Duterte party leaning toward presidential federalism
The PDP-LABAN, President Du-terte’s political party, is leaning toward a presidential form of federal government, Senate President Aquilino “Koko” Pimentel III said on Thursday.
“Behind the scenes, we are already firming up the particular model and constitution that we will propose,” Pimentel said in a press briefing on the sidelines of an international conference on federalism in Makati City.
“If we choose to remain unitary, we will have to shift to parliamentary. If we go to federal, then most likely we’ll have presidential. Those are the guiding principles the party is working on,” Pimentel, also president of PDP-Laban, said.
He said Congress would be ready to tackle the constitutional changes by January after finalizing the Duterte administration’s first national budget.
The Philippines currently has a unitary presidential form of government.
“The main idea is to break up the one and only center of power in a unitary form of government. Let us have a multipolar Philippines where there are many centers of power so that, hopefully, there will be economic progress in the regional centers,” he said.
Pimentel said he would propose that lawmakers devote three days of the week to convening as a constituent assembly and working two days as a legislative body.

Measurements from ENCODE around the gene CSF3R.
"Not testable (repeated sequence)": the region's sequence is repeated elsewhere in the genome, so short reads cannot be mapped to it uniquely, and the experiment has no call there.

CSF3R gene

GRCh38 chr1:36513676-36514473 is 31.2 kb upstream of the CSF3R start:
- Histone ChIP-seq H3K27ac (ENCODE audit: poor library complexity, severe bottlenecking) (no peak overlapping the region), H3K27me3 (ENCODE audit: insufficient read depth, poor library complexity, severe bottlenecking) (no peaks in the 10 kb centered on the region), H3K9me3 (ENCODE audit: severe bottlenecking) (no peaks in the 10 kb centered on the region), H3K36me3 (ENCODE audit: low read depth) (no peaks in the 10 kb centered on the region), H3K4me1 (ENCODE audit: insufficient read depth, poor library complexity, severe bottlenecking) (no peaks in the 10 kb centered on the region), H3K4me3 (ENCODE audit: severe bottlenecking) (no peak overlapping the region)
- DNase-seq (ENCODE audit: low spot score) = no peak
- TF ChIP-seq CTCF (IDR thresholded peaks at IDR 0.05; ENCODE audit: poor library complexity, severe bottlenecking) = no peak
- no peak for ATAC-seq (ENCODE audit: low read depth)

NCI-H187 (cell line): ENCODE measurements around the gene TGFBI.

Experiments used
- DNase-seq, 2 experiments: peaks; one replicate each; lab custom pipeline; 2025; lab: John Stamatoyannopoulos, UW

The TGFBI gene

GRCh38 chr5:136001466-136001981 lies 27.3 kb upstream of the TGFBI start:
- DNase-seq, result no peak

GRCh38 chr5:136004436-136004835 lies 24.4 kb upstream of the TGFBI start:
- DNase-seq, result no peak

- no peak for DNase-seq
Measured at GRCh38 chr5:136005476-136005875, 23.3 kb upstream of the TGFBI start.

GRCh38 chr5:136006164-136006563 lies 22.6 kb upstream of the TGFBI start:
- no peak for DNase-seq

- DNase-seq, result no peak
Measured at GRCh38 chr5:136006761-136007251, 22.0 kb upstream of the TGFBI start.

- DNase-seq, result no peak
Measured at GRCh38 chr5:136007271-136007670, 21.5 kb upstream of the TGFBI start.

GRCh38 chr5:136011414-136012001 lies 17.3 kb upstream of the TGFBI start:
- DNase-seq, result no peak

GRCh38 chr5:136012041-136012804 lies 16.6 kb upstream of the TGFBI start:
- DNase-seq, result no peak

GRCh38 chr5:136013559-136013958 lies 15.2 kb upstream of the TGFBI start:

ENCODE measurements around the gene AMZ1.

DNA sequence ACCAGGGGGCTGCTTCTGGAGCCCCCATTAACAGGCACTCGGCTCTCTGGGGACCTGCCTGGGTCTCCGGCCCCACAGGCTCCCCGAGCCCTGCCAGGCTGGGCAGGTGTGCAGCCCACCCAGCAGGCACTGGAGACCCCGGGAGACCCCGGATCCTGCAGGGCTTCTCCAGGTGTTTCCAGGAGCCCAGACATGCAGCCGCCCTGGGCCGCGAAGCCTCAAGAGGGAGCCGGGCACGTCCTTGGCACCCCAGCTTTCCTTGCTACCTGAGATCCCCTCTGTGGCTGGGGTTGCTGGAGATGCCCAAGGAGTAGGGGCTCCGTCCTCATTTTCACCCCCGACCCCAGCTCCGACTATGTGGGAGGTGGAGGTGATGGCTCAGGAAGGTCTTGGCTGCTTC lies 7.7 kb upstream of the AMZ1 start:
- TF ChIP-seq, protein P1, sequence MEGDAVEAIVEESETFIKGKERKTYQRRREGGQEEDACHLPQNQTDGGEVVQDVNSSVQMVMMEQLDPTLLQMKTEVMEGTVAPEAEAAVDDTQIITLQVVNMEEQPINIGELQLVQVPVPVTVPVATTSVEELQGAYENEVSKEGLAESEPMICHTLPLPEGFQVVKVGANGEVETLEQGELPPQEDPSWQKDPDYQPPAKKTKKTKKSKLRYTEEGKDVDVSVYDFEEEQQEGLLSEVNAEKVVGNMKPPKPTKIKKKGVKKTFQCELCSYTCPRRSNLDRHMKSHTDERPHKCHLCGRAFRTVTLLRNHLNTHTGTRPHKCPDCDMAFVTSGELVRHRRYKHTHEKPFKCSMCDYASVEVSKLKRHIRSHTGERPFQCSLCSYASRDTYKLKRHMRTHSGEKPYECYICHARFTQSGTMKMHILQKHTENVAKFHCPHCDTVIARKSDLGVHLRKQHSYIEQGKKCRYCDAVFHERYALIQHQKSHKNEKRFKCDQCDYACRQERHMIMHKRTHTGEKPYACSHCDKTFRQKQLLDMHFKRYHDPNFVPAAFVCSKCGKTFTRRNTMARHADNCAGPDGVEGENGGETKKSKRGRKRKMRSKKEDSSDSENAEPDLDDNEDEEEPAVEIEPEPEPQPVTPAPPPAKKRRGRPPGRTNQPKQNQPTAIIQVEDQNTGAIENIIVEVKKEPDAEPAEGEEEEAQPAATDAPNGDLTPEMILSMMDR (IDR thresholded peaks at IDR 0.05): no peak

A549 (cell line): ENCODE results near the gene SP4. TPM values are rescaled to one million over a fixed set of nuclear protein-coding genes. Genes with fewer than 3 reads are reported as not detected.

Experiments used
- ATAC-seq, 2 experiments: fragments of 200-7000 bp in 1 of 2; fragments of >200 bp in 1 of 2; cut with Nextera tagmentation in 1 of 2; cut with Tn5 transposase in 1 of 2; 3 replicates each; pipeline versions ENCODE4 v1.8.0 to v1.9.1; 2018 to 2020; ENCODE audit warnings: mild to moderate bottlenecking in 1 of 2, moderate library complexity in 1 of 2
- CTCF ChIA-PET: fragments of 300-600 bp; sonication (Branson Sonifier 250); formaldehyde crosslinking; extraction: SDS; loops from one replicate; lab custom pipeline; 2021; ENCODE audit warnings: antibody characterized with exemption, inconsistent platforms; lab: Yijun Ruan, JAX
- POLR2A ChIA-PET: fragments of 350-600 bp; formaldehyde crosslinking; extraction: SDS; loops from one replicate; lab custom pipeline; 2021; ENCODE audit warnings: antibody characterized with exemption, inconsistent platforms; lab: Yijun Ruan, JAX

A plebiscite on the constitutional amendments is expected to be held alongside the midterm local elections in 2019.
Pimentel belied the notion that amending the Constitution would be a means to allow President Duterte a term extension.
“The advantage of starting early—he and his supporters can’t be accused of having a political agenda. This will in no way be connected to extending terms because you’re starting very early,” he said.
Pimentel assured the public that debates and discussions on federalism and related topics “will be open, transparent, consultative and participatory.”
In his speech, Pimentel welcomed foreign participants to the international conference to an “exciting Philippines” and addressed some of the issues raised against federalism.
“The argument that poor regions in the country would lose their assistance or subsidy from the federal government is without basis,” Pimentel said, noting that a new conditional fiscal transfer system would be introduced.
“These transfers will be program-specific and cannot be used for other purposes. We will use these conditional transfers to promote national purposes and set standards in various devolved fields like health care and education,” he said.
Pimentel said the PDP-Laban proposal of an 80:20 revenue sharing scheme in favor of the regional governments was not cast in stone.
“We will first determine what exclusive powers we will give to each level of government and what concurrent powers are shared between them. Only then can we come up with a final formula on revenue sharing,” he said.
Subscribe to INQUIRER PLUS to get access to The Philippine Daily Inquirer & other 70+ titles, share up to 5 gadgets, listen to the news, download as early as 4am & share articles on social media. Call 896 6000.